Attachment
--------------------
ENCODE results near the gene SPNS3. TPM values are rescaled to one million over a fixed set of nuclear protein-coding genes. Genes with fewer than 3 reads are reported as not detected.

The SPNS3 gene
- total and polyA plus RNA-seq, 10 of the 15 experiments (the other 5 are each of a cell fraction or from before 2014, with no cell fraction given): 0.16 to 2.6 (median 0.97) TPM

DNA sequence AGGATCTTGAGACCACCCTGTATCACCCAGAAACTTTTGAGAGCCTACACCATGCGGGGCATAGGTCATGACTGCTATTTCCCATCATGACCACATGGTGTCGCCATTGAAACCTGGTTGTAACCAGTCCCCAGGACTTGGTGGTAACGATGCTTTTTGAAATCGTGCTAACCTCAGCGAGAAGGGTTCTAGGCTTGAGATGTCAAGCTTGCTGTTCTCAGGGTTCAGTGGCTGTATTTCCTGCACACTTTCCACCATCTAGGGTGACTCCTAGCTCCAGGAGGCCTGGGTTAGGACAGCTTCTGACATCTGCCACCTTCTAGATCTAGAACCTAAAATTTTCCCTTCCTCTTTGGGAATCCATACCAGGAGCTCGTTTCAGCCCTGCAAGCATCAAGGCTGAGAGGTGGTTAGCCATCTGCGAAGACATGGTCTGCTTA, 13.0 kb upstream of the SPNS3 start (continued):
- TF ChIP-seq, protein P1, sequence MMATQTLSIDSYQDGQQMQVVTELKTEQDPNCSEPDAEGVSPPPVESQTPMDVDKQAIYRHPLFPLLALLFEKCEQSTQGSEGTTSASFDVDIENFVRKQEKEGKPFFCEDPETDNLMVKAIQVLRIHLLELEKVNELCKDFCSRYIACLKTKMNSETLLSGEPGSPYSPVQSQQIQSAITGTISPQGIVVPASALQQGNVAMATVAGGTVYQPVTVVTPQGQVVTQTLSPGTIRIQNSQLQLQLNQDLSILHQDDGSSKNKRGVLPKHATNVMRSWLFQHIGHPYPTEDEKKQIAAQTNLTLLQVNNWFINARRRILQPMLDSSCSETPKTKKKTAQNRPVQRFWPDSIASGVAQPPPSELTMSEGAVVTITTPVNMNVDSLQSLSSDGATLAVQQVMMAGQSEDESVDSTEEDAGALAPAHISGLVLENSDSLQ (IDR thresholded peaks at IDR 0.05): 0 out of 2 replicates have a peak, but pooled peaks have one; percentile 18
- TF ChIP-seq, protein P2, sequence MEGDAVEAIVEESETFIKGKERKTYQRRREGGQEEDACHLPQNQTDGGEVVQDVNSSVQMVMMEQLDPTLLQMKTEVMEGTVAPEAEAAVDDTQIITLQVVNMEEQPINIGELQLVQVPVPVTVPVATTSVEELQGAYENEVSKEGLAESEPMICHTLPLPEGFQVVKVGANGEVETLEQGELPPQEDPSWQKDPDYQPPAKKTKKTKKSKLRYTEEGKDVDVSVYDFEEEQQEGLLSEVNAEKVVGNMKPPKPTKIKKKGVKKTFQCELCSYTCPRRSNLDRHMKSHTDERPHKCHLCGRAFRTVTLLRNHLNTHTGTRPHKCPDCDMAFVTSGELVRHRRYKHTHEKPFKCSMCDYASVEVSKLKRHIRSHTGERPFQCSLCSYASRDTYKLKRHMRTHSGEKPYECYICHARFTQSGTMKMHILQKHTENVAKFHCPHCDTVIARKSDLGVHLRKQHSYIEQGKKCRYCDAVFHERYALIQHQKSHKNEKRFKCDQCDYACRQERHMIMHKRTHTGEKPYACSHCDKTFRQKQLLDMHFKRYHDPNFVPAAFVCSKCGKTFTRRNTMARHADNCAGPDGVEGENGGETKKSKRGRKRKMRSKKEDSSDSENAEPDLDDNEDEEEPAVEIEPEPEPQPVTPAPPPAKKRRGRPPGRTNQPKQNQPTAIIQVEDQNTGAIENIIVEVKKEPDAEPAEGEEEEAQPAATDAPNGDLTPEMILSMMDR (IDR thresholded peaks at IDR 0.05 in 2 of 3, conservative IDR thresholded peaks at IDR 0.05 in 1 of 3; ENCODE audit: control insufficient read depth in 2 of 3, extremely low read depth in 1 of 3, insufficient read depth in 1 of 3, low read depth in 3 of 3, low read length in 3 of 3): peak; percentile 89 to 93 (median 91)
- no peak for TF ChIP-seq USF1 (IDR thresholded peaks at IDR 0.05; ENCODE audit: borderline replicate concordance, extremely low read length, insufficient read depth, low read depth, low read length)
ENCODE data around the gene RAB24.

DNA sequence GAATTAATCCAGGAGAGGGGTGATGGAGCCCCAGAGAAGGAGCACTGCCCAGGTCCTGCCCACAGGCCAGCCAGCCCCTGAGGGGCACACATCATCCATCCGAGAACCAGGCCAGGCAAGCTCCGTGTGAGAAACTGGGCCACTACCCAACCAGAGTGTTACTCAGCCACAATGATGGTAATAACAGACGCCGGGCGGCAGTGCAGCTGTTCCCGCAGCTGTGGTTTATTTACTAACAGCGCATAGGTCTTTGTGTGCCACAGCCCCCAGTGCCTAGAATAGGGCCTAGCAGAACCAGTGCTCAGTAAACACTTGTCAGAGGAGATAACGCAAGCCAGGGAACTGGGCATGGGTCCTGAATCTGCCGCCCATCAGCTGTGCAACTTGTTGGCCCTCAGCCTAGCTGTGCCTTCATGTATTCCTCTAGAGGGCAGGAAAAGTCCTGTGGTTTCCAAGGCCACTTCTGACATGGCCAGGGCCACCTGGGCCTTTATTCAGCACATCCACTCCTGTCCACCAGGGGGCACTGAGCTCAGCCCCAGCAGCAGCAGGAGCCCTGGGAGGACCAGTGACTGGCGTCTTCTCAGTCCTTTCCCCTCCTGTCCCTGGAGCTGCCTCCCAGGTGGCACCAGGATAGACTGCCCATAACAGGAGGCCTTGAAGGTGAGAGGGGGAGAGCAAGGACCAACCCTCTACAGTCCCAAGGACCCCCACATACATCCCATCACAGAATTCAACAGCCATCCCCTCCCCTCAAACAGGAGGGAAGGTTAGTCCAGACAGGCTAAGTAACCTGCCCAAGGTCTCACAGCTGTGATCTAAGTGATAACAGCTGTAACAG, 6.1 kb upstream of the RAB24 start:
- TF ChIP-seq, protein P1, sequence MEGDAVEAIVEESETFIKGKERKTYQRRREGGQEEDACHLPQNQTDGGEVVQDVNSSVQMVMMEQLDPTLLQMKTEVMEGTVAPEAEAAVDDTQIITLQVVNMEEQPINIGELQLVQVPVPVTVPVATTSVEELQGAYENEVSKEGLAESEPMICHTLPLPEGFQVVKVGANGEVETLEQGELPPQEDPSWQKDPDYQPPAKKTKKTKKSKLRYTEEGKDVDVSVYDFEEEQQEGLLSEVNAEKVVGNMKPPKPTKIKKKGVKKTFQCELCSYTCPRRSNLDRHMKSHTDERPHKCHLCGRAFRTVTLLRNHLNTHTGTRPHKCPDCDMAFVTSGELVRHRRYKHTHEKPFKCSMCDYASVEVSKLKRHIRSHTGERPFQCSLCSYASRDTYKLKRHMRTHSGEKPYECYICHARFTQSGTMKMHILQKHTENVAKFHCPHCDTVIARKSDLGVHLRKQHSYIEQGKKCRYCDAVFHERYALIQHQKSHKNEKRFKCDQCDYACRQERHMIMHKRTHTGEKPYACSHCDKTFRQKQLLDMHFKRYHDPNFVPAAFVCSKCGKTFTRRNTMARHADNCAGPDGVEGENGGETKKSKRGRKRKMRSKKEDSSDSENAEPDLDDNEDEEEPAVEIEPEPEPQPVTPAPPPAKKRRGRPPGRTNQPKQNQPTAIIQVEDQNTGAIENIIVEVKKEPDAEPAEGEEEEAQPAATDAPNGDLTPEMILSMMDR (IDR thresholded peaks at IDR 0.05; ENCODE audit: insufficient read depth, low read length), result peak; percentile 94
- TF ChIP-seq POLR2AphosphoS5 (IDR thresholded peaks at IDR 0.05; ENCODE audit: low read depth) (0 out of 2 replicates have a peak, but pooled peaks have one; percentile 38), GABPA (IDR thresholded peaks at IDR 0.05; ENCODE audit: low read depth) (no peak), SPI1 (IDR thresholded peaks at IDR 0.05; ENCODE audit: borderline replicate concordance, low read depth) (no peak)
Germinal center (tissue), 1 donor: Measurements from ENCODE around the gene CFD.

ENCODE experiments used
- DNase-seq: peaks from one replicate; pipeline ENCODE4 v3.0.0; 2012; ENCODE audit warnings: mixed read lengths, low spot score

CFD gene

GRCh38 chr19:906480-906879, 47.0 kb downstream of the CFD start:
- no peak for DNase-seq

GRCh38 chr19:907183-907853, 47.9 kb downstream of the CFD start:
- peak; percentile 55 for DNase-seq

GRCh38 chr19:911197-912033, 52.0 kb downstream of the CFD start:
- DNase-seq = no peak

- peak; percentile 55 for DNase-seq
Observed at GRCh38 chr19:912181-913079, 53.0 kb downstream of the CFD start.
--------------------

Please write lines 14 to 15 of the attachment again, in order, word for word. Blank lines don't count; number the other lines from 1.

- DNase-seq: peaks from one replicate; pipeline ENCODE4 v3.0.0; 2012; ENCODE audit warnings: mixed read lengths, low spot score

CFD gene